When ‘non-consequential’ customers were requesting their funds, they were issued checks instead of wire transfers. The checks of course were not honored and bounced. But days later, and just hours before the bankruptcy filing, MF Global was paying BONUSES to its UK traders.
Read the Whole thing. Also his subsequent post:
If you have a commodity account with Wall Street, they may gamble with your money, with your assets, the rule on segregated accounts be damned. If they lose the money you might be reimbursed, or not. The losses may have to be ‘socialized’ and haircuts received.
This is most likely a distortion of the principle known as ‘rehypothecation’ in which a broker can use customer positions and holdings as collateral pledged for a margin loan for the purpose of securing funding from a third party to service that loan.
The principle at play here may be closer to a type of droit du seigneur, in which any assets you have posted at a futures brokerage may be used at will by the broker for their own purposes without regard to any customer obligations. It depends on the extent to which MF took customer assets and leveraged them.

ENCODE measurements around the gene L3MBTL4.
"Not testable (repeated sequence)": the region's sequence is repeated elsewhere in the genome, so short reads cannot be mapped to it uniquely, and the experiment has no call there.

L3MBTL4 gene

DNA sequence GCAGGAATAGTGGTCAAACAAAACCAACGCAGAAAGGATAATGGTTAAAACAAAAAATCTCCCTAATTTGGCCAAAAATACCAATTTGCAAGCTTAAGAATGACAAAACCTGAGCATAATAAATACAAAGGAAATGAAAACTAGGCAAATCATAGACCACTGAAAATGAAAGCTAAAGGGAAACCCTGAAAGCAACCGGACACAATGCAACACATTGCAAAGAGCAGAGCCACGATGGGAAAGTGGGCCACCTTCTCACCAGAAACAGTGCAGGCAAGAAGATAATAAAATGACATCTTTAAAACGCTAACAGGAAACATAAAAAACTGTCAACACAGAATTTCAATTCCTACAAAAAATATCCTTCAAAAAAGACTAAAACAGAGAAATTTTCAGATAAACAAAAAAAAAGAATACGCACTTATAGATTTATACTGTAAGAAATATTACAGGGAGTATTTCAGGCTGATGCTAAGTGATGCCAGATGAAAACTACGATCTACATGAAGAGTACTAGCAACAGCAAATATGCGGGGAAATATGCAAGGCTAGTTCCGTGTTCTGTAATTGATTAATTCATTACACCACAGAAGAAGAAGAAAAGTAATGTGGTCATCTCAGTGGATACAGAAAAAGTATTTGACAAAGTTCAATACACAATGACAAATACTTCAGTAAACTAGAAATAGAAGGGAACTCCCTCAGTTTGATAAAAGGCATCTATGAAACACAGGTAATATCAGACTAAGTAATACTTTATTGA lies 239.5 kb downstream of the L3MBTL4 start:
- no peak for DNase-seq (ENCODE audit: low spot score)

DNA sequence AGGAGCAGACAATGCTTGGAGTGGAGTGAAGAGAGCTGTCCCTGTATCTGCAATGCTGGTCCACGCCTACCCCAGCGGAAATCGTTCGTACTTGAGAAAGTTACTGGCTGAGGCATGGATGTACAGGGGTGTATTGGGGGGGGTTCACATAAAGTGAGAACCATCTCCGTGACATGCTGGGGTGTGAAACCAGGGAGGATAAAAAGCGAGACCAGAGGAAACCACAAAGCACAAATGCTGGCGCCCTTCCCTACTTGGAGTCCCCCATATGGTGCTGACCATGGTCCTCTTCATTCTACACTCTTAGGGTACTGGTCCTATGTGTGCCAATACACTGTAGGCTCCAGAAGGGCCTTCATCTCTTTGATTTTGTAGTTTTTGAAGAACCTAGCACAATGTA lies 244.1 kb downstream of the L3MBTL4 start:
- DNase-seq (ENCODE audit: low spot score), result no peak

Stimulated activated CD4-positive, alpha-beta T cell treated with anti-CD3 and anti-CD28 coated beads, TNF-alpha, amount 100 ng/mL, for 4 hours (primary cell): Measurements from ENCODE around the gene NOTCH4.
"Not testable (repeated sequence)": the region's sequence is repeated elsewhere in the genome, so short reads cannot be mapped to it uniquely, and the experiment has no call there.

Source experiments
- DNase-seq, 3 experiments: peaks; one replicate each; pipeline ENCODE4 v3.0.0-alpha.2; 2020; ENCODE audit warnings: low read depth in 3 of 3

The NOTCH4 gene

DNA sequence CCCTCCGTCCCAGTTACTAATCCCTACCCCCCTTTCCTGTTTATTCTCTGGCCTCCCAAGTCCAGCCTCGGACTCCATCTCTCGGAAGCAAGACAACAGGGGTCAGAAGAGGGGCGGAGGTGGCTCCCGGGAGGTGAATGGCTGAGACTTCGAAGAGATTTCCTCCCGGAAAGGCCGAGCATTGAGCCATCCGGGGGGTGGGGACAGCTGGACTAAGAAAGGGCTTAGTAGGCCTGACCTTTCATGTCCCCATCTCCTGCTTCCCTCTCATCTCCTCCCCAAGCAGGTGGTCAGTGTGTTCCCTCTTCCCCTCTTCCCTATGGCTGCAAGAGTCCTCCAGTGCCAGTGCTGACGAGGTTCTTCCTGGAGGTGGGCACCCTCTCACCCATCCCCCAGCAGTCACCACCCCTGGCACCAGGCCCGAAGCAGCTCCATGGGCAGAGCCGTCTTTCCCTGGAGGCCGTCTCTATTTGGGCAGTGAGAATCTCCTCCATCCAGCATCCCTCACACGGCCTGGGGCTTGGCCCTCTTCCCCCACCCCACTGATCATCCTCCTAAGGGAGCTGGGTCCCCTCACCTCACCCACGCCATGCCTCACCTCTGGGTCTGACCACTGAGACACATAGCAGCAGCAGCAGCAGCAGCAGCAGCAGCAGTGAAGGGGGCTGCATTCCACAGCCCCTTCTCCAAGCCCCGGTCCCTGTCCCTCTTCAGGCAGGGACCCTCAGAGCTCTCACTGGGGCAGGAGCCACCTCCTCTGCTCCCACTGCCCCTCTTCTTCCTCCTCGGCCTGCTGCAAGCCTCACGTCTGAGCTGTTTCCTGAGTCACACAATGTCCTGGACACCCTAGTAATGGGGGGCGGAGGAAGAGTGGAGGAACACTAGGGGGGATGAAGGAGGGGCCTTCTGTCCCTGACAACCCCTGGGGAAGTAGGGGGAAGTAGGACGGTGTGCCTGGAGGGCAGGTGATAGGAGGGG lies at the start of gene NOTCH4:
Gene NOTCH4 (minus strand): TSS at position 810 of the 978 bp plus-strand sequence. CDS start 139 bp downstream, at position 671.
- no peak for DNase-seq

In a way it is just making the unbalanced relationship between Wall Street and its customers official.
It means that customers are bearing hidden counterparty risks on assets to which they thought they had a clear title, such as Treasuries, and foreign currencies, and warehouse receipts for precious metals.
It means that brokers can go beyond the mere provision of funding for loss, and use customer accounts to fund their own leveraged speculation under exemptions duly granted by their ‘regulators.’
This sort of systemic abuse is typically exposed when there is a market dislocation. It is what finally exposed Madoff, for example, despite the many years that the regulators were turning a blind eye to his scheme.
It appears that the little Aussie battler, Opes Prime, may prove to be a global trend setter:
But when the Ferrier Hodgson senior partner saw that $1 billion-plus portfolio of stock pledged by clients as security over their margin loans was beneficially owned by the banks, he realised the enormity of the situation.
Taken together the three articles provide an excellent basis for understanding much of what is happening in the world today. We need to be particularly careful for so many reasons. Not least of which is the fact that our mental heuristics are particularly likely to lead us astray during times of change, such as these. It’s somewhat akin to the errors economists make when they extrapolate past trends to predict the future, and the trends change.
That said, it’s great that three such excellent posts came to my attention in quick succession. Sometimes one just has to love the internet, even if despairing about the world more generally.